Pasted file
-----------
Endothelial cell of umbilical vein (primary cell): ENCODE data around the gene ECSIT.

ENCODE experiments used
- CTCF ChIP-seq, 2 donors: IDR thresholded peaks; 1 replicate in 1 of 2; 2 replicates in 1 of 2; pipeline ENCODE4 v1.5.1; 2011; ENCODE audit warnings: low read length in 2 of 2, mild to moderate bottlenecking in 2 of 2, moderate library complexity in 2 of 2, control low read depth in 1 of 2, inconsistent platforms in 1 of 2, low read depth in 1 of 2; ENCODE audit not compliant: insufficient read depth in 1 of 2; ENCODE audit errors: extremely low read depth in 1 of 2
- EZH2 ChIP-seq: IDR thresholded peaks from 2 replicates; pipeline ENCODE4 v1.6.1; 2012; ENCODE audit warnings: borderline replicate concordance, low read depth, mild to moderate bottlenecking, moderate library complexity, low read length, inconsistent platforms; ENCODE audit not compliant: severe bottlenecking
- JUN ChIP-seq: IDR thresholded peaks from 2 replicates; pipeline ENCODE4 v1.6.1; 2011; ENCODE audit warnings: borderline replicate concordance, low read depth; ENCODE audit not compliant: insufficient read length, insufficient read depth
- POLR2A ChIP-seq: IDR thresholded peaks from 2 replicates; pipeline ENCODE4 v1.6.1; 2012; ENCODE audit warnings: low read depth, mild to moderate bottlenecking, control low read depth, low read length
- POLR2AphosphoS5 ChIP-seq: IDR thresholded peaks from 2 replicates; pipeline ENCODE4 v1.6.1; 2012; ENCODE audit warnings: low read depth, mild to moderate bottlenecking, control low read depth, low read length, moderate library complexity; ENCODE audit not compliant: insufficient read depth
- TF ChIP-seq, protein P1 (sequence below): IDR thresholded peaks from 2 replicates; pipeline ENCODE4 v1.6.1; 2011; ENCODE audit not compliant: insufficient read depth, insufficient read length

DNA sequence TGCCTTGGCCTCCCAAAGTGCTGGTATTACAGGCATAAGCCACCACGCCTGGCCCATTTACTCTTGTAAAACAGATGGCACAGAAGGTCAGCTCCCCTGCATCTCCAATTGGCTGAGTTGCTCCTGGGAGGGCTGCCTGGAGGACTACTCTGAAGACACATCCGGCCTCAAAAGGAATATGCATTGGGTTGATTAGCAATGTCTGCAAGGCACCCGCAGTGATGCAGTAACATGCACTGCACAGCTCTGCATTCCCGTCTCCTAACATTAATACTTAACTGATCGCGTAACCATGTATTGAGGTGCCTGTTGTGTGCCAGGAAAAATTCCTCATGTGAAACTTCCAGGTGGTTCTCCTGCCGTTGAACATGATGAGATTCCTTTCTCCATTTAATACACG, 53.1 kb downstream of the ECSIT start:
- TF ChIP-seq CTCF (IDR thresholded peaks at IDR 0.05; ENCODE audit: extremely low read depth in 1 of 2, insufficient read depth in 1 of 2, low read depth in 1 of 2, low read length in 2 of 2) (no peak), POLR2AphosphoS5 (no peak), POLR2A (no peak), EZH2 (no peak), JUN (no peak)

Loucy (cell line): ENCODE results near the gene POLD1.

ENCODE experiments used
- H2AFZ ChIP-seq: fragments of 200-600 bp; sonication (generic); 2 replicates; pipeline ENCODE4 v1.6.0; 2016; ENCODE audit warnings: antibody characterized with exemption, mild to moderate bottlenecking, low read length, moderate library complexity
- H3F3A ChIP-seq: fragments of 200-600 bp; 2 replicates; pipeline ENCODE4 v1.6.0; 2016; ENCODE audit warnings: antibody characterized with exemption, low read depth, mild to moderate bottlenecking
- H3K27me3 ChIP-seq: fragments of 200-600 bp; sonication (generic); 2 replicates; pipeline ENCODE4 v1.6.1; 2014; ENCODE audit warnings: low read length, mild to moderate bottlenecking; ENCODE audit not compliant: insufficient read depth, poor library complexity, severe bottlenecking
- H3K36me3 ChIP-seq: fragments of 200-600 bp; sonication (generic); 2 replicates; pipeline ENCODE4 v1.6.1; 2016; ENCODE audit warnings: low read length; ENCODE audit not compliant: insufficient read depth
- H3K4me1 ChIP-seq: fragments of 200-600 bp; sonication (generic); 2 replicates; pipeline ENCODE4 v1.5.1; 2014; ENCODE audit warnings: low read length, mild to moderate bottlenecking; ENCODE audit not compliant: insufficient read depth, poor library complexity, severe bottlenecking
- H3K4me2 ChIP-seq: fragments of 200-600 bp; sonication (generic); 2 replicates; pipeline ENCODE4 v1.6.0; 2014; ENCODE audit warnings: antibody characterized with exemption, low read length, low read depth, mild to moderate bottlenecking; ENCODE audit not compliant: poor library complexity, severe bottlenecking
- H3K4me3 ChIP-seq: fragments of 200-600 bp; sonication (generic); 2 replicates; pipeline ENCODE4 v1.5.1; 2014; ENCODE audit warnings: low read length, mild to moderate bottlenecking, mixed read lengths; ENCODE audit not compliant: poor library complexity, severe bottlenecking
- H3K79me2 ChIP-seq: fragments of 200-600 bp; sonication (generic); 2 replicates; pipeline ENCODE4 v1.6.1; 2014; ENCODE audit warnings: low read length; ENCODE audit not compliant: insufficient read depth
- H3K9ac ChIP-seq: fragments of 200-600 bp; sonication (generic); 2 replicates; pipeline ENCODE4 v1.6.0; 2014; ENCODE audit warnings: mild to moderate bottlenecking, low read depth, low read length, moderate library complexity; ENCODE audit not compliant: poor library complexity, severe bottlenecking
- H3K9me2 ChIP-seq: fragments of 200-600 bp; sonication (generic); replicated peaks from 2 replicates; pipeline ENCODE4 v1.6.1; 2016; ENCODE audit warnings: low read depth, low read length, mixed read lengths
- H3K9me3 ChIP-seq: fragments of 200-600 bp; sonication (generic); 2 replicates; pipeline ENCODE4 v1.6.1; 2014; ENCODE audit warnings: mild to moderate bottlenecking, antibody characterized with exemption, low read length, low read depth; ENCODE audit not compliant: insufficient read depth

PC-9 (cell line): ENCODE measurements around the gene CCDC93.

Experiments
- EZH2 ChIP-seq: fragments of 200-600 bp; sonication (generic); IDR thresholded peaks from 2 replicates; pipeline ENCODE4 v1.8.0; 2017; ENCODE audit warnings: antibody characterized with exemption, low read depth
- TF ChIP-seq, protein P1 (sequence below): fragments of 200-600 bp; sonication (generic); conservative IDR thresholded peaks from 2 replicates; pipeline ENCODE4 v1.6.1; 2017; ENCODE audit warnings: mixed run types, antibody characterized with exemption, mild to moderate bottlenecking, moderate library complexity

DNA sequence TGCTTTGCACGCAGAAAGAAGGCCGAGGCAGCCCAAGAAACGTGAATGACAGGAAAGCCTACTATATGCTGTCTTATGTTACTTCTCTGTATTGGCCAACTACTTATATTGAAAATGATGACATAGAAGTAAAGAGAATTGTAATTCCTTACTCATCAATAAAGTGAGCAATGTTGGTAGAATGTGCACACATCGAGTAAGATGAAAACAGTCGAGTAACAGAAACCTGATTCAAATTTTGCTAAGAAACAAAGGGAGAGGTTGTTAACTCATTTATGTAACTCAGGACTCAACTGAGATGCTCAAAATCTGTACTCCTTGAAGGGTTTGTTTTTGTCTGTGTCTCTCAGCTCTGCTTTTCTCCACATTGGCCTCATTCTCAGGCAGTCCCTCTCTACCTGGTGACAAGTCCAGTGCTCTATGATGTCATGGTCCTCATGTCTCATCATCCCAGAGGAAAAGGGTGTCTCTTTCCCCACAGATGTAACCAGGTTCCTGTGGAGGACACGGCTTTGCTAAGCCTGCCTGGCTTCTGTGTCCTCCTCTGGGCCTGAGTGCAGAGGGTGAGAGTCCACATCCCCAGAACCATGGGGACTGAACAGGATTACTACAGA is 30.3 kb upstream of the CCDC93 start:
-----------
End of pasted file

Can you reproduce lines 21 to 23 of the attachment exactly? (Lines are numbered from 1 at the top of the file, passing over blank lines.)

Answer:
- H3K9ac ChIP-seq: fragments of 200-600 bp; sonication (generic); 2 replicates; pipeline ENCODE4 v1.6.0; 2014; ENCODE audit warnings: mild to moderate bottlenecking, low read depth, low read length, moderate library complexity; ENCODE audit not compliant: poor library complexity, severe bottlenecking
- H3K9me2 ChIP-seq: fragments of 200-600 bp; sonication (generic); replicated peaks from 2 replicates; pipeline ENCODE4 v1.6.1; 2016; ENCODE audit warnings: low read depth, low read length, mixed read lengths
- H3K9me3 ChIP-seq: fragments of 200-600 bp; sonication (generic); 2 replicates; pipeline ENCODE4 v1.6.1; 2014; ENCODE audit warnings: mild to moderate bottlenecking, antibody characterized with exemption, low read length, low read depth; ENCODE audit not compliant: insufficient read depth